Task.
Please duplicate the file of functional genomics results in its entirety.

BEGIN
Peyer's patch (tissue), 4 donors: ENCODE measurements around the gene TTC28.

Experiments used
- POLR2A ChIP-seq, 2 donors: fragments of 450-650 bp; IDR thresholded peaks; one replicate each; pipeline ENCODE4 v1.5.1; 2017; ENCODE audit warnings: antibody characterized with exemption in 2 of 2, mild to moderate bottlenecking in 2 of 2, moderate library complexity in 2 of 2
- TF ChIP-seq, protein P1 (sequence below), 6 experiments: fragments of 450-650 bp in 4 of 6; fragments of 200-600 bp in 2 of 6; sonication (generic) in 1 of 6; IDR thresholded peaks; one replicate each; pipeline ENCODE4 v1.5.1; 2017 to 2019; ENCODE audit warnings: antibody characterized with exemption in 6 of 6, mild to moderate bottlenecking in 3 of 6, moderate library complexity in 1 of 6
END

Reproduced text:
Peyer's patch (tissue), 4 donors: ENCODE measurements around the gene TTC28.

Experiments used
- POLR2A ChIP-seq, 2 donors: fragments of 450-650 bp; IDR thresholded peaks; one replicate each; pipeline ENCODE4 v1.5.1; 2017; ENCODE audit warnings: antibody characterized with exemption in 2 of 2, mild to moderate bottlenecking in 2 of 2, moderate library complexity in 2 of 2
- TF ChIP-seq, protein P1 (sequence below), 6 experiments: fragments of 450-650 bp in 4 of 6; fragments of 200-600 bp in 2 of 6; sonication (generic) in 1 of 6; IDR thresholded peaks; one replicate each; pipeline ENCODE4 v1.5.1; 2017 to 2019; ENCODE audit warnings: antibody characterized with exemption in 6 of 6, mild to moderate bottlenecking in 3 of 6, moderate library complexity in 1 of 6